Politics Cheney faces new calls to step down after CPAC comments
Liz Cheney: There are white supremacists in both Republican and Democratic parties
House Republican Conference Chairwoman Liz Cheney (Wyo.) said this week that white supremacist ideology has penetrated both of America's political parties. "We've seen anti-Semitism, white supremacy, Holocaust denial, by people both on the right in the Republican Party and by people on the left in the Democratic Party," Cheney said Wednesday during a meeting with the Cheyenne Rotary Club, according to The Casper Star-Tribune. "They can have no"We've seen anti-Semitism, white supremacy, Holocaust denial, by people both on the right in the Republican Party and by people on the left in the Democratic Party," Cheney said Wednesday during a meeting with the Cheyenne Rotary Club, according to The Casper Star-Tribune
Congresswoman Liz Cheney of Wyoming is coming under fire again after breaking ranks with House Minority Leader Kevin McCarthy. Cheney said Wednesday that it's "up to CPAC" to allow former President Trump to speak, and she added "I've been clear in my views about President Trump and the extent to which following January 6, I don't believe he should be playing a role in the party."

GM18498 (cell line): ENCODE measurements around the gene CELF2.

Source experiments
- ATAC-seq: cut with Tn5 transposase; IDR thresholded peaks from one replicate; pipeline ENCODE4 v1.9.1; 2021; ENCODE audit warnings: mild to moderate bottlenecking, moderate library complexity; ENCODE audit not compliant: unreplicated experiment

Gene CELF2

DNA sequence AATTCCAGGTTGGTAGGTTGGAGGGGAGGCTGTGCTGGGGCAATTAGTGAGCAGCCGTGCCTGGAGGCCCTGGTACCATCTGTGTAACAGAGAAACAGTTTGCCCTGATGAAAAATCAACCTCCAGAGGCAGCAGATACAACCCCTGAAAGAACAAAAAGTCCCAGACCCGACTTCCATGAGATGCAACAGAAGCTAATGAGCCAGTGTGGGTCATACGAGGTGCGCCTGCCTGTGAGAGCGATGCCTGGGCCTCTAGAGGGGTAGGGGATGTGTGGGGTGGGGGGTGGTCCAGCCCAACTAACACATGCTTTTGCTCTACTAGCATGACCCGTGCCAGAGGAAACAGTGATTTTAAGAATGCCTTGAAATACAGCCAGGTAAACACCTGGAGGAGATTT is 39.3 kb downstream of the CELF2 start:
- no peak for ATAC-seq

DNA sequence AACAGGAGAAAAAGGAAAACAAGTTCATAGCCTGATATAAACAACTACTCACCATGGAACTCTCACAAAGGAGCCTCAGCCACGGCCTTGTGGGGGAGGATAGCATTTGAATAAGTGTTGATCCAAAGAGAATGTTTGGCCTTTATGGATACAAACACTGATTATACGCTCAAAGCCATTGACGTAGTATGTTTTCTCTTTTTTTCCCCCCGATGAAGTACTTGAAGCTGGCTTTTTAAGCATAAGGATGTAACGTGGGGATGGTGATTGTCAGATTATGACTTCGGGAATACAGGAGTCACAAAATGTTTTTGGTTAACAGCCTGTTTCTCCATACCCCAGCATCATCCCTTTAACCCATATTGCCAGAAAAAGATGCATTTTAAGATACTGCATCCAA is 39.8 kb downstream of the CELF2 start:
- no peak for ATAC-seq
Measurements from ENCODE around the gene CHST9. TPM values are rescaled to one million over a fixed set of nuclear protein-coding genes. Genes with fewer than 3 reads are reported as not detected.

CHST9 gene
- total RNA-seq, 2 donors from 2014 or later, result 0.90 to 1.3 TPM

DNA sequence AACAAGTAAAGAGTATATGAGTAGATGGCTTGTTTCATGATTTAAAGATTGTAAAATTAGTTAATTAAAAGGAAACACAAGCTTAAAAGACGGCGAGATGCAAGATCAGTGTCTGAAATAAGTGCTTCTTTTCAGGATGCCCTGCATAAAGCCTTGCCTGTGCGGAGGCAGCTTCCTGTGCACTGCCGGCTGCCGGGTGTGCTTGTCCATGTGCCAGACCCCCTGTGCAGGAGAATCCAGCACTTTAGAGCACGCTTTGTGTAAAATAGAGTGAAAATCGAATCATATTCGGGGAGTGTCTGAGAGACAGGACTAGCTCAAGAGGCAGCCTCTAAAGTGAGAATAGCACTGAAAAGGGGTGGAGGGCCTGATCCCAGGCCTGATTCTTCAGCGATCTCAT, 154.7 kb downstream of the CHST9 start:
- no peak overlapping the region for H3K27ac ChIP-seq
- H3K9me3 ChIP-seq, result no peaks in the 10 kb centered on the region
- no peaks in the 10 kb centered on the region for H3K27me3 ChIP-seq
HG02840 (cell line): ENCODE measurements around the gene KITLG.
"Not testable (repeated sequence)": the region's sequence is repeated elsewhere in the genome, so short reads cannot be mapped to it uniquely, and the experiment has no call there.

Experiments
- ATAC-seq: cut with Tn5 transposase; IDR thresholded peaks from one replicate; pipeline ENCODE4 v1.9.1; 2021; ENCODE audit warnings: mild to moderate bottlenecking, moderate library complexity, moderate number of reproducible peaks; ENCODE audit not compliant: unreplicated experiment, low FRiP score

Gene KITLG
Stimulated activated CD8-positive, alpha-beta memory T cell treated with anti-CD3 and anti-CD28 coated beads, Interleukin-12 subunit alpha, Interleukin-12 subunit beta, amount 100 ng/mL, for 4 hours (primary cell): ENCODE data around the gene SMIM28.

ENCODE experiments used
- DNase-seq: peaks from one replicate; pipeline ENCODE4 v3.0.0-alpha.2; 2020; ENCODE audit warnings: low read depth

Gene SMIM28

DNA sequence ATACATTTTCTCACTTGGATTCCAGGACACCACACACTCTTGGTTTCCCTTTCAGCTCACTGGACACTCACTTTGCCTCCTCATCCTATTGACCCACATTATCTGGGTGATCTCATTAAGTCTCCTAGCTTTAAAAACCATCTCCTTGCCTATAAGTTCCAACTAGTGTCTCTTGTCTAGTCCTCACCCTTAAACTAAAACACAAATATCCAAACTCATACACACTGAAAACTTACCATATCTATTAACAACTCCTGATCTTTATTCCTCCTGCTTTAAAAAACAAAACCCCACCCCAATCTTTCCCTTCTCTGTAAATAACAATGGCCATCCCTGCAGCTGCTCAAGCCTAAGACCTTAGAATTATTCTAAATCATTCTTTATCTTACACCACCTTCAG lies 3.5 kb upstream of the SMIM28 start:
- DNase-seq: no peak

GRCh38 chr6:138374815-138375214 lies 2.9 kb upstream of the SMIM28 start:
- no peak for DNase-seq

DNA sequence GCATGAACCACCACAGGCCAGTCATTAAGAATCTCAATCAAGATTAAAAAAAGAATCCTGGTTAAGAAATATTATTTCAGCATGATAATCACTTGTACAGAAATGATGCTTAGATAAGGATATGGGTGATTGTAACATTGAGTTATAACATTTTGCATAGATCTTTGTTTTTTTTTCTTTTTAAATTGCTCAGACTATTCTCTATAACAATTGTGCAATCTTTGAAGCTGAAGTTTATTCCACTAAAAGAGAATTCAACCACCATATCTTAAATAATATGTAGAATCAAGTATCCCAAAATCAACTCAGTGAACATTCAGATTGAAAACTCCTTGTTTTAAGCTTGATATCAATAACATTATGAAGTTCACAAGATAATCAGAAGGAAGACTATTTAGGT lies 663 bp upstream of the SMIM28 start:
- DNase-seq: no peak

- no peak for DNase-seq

CBS News asked both Cheney and McCarthy if Mr. Trump should speak at the Conservative Political Action Conference this weekend.
Liz Cheney Says Trump Should Not Be 'Playing a Role' in U.S., GOP's Future Ahead of His CPAC Speech
"That's up to CPAC. I've been clear about my views about President Trump and the extent to which, following January 6, I don't believe that he should be playing a role in the future of the party or the country," Cheney said.While speaking to reporters, Cheney was asked if she believes that Trump should speak at the upcoming Conservative Political Action Committee (CPAC).
McCarthy replied: "Yes, he should."
Cheney, the third-ranking Republican in the House, was one of 10 Republicans who broke with the party to vote to impeach Mr. Trump on a charge of inciting the insurrection of the Capitol on January 6. Three weeks after the impeachment vote, House Republicans voted 145-61 to keep her in a leadership role. But the Wyoming Republican party censured her a few days later.
Members of the House Freedom Caucus seized on her statement Thursday and renewed calls for the No. 3 House Republican to be removed from her leadership post.
Trump set to dominate CPAC, while would-be 2024 rivals labor for attention
ORLANDO — The race for the 2024 Republican nomination begins in the hovering shadow of former President Donald Trump as contenders vying to succeed him atop the GOP descend on the Conservative Political Action Conference to woo party activists. © Provided by Washington Examiner Defeated by President Biden in November, Trump is still a winner in the hearts of so many Republican voters; they would love to see him mount a third White House bid.
"I do not believe she is able to carry that out any further," said Arizona Representative Andy Biggs. "If she had any sense of shame, she would step down."
Texas Republican Chip Roy considers Cheney "a friend" and defended her initial attempted ouster following her vote to impeach the former President but told reporters the House GOP conference should have another conversation about her role.